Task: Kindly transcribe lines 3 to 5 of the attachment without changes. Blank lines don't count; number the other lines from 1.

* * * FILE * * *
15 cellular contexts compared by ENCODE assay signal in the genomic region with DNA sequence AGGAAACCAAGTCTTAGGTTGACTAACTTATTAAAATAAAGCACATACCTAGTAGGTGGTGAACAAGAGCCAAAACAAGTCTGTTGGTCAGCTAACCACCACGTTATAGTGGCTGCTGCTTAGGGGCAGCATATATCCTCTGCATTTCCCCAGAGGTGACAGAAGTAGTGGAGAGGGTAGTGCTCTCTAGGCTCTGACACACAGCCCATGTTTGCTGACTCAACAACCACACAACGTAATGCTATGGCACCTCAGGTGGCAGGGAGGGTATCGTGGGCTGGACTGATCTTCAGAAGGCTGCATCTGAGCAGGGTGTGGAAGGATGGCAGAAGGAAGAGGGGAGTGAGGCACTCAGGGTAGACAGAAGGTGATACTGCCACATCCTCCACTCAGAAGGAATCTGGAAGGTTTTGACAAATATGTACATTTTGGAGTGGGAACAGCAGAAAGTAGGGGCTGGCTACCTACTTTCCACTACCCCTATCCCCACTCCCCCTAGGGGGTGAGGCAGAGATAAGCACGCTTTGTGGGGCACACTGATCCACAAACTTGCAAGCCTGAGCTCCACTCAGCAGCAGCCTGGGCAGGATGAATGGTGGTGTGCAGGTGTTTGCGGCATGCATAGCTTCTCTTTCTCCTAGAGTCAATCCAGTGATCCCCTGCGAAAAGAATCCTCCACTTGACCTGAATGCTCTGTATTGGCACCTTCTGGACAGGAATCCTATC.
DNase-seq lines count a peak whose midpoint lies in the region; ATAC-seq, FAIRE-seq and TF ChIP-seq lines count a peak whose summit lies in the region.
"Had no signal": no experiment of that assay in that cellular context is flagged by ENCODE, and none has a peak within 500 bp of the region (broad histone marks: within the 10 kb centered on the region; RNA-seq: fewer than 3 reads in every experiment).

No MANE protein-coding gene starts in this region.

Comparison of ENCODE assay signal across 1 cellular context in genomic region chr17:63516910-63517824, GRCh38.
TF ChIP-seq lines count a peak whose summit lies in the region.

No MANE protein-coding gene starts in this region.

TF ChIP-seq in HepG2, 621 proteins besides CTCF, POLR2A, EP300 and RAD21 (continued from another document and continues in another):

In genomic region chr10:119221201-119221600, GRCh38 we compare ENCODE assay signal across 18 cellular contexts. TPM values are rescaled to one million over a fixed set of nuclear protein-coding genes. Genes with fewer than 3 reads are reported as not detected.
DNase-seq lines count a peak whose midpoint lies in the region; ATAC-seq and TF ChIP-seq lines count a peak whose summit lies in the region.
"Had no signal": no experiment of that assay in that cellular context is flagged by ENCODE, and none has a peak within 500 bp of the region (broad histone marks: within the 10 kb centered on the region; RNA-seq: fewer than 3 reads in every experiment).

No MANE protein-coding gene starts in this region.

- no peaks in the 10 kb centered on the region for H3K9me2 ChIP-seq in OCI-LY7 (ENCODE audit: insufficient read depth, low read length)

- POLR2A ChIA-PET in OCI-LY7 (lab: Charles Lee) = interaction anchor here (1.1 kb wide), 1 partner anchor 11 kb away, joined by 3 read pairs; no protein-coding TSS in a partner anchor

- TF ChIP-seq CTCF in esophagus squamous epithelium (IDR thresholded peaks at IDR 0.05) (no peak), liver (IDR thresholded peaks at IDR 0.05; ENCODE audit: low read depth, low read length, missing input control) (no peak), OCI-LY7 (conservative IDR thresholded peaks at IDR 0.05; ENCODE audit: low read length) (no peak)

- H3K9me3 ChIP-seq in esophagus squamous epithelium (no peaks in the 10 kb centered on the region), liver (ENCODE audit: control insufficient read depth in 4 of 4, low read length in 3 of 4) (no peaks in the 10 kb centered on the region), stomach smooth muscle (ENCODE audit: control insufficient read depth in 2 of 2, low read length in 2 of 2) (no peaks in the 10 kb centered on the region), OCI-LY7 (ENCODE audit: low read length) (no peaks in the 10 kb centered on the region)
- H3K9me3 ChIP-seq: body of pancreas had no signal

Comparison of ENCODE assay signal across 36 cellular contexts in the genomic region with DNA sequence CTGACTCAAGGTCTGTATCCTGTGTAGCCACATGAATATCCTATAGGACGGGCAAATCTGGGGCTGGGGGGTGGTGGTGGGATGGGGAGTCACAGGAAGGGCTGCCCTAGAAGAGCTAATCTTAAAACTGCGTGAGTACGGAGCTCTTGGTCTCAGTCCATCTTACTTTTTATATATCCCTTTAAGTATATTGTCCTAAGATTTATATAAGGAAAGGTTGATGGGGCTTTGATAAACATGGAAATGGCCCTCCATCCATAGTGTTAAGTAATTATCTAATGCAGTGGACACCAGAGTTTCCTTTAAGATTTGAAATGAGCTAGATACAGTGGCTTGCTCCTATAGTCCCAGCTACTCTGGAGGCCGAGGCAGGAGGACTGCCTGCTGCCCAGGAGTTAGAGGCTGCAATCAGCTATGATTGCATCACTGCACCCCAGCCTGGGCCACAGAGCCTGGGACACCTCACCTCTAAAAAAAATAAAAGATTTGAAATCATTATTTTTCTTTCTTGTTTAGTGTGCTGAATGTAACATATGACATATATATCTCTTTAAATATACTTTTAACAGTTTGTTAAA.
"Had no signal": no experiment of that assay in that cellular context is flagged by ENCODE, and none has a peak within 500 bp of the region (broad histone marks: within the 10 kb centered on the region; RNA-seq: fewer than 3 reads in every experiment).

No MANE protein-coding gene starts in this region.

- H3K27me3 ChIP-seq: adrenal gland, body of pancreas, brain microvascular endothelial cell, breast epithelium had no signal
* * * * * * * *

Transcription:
"Had no signal": no experiment of that assay in that cellular context is flagged by ENCODE, and none has a peak within 500 bp of the region (broad histone marks: within the 10 kb centered on the region; RNA-seq: fewer than 3 reads in every experiment).

No MANE protein-coding gene starts in this region.

Comparison of ENCODE assay signal across 1 cellular context in genomic region chr17:63516910-63517824, GRCh38.